“We have not ever, even in 2003 when we had the opportunity, tried to take control of Kirkuk and to make a de facto position and impose it.” But he said that an atmosphere of mistrust permeated relations with Baghdad, and that the federal government’s refusal to hand over the KRG’s share of the budget since January was driving the two further apart.

“The fact is there has been a deliberate effort to marginalise, sideline and ignore these efforts,” Dizayee said, adding that budget cuts from Baghdad were behind the KRG’s decision to pursue independent oil sales outside the federal government’s control.

Yesterday Turkish Energy Minister Taner Yildiz said a third tanker was set to load a cargo of Kurdish crude oil from the Mediterranean port of Ceyhan on June 22, despite fierce protests from the government in Baghdad who have tried to block the sales.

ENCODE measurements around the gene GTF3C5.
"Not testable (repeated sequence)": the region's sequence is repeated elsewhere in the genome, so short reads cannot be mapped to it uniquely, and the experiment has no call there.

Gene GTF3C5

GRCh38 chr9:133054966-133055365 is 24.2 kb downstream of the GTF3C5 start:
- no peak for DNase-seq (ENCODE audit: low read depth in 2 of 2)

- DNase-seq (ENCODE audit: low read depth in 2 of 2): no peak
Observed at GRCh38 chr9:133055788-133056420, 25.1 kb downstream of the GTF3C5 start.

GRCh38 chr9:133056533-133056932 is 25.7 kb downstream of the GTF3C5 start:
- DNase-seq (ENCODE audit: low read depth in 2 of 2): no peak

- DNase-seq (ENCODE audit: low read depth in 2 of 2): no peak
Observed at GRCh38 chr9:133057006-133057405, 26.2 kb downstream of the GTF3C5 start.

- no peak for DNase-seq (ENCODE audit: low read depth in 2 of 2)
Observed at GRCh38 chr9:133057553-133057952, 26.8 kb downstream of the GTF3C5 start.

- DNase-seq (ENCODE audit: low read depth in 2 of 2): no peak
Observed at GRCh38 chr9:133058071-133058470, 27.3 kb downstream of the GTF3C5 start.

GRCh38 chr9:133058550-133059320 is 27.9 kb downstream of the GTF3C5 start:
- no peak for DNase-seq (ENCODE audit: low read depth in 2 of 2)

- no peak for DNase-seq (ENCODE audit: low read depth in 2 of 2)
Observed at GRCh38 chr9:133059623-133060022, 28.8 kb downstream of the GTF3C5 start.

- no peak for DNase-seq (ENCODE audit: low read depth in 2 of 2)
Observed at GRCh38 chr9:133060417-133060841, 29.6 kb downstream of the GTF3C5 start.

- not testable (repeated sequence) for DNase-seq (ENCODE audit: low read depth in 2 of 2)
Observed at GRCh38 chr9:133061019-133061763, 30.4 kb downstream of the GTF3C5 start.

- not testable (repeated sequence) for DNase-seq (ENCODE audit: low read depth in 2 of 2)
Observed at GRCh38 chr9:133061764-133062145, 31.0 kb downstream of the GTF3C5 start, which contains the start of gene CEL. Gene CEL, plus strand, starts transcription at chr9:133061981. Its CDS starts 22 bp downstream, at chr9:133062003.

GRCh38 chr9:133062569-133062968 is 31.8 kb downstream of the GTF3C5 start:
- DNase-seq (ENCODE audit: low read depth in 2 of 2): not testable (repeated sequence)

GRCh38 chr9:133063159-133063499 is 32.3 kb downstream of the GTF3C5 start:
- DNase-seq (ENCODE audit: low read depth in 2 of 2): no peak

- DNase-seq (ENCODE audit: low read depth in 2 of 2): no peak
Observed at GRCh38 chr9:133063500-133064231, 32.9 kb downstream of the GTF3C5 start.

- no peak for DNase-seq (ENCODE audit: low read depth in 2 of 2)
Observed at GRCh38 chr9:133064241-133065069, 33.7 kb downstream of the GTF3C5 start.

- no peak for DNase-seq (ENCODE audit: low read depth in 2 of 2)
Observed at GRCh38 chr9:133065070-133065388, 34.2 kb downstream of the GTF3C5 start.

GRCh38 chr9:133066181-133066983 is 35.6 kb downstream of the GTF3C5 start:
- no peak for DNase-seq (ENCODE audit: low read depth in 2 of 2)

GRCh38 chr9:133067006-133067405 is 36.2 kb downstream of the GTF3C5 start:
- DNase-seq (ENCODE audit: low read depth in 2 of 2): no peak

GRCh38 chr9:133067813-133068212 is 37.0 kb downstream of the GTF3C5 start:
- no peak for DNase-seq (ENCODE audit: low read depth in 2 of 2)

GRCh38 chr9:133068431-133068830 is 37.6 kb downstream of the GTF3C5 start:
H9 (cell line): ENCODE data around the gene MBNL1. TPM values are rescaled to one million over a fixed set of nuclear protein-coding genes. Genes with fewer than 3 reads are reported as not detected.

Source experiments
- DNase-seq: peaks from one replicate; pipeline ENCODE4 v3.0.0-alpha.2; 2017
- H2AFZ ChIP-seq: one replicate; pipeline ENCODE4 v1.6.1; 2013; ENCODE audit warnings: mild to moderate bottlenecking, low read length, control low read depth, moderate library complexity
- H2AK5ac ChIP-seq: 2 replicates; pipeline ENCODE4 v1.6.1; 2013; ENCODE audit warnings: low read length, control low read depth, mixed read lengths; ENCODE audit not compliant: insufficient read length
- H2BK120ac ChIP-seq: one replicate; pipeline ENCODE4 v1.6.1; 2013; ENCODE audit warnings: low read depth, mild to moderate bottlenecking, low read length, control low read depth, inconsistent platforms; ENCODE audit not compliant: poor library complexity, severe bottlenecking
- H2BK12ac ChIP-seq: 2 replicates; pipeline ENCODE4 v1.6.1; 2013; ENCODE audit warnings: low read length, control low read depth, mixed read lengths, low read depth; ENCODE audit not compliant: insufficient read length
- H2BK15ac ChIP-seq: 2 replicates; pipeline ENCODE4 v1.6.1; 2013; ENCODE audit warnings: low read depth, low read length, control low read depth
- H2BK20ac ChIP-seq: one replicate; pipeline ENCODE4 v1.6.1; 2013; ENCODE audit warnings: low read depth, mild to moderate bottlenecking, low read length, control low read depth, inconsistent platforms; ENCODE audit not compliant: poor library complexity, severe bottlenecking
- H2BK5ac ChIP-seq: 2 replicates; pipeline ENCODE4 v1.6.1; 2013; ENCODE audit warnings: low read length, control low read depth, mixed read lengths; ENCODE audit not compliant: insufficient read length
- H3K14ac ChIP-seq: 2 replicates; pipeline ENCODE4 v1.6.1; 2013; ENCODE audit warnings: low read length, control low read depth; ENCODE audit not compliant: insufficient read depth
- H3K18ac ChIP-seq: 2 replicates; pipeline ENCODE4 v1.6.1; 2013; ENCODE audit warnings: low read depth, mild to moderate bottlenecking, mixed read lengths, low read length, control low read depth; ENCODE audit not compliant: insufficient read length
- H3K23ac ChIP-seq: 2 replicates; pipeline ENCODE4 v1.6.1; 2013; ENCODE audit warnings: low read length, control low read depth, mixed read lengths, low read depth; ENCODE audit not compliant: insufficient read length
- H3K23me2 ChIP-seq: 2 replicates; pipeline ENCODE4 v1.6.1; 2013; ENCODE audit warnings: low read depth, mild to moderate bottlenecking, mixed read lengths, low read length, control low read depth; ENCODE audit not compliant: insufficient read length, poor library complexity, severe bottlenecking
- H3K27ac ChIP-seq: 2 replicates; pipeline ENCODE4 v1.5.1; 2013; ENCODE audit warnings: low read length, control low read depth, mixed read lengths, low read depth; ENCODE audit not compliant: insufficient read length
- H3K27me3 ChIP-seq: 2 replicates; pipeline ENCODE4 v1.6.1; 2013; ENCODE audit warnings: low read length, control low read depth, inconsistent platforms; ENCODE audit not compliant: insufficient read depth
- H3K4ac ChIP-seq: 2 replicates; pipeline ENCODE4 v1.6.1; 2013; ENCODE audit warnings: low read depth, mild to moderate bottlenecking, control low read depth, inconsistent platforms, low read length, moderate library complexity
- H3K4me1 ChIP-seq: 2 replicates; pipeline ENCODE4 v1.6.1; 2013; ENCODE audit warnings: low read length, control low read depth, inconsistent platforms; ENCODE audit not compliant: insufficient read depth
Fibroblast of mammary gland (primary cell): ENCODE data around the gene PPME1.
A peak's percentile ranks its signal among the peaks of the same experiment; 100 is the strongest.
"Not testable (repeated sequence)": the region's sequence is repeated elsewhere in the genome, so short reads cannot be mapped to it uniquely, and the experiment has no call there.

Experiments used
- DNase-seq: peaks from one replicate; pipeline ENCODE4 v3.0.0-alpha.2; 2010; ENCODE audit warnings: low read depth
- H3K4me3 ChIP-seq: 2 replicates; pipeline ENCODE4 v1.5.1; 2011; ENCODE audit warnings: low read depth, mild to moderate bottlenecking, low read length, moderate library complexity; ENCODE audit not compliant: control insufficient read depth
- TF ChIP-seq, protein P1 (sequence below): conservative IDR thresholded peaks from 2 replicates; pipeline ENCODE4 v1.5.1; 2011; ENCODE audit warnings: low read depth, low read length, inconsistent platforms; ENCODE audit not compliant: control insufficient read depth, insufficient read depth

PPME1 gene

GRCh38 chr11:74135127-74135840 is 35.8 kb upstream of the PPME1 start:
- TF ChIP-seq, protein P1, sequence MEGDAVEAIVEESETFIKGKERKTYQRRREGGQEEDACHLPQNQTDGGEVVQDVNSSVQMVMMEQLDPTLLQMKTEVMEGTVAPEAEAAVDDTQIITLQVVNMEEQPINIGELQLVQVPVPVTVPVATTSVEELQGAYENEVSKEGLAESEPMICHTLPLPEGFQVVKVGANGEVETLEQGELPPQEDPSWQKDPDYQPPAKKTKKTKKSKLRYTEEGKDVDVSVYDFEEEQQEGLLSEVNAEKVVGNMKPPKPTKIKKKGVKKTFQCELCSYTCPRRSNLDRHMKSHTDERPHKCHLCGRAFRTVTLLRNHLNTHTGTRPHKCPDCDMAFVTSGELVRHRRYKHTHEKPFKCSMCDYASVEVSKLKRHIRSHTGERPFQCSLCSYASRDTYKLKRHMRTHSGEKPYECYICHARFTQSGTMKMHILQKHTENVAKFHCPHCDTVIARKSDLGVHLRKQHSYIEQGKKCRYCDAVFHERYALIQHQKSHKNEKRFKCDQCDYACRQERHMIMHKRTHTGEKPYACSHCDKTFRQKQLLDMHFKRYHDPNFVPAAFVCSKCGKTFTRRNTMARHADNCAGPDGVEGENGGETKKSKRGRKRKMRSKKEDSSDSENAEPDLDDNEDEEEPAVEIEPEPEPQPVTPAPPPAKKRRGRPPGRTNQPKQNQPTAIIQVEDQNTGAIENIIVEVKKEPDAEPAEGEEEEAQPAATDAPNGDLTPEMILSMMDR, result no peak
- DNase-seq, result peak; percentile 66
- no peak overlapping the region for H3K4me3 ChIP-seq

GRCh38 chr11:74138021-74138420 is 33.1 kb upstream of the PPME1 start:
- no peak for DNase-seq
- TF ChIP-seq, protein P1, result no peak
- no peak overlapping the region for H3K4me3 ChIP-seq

“The flow of oil is continuing and we will continue to send it out and export it,” Dizayee said, adding that around 120,000 barrels of crude was flowing on a new pipeline to Ceyhan each day. The KRG wants independent sales to rise even higher.

“In order to cover the needs of the Kurdistan region or to counter the 17% of the budget that should come from Baghdad but that has been cut for the last six months we need at least 400,000 barrels per day to be exported to meet that budget.”

That may be difficult for the KRG to achieve, however, due to a lack of suitable export infrastructure.

The 600,000 bpd Kirkuk pipeline, which accounted for the bulk of Iraq’s northern crude oil exports, has been offline since March following insurgent attacks.

Attempts to repair it have been thwarted by militants in the region, who have targeted repair men trying to fix sections of the line that passes through territory outside KRG control.

“For the last three months under normal - well almost normal - security conditions to repair the pipeline it hasn’t been successful,” Dizayee said, when asked if the line would be prepared before the end of this year.

“It all depends to what extent the pipeline runs through areas controlled be these (ISIL) elements.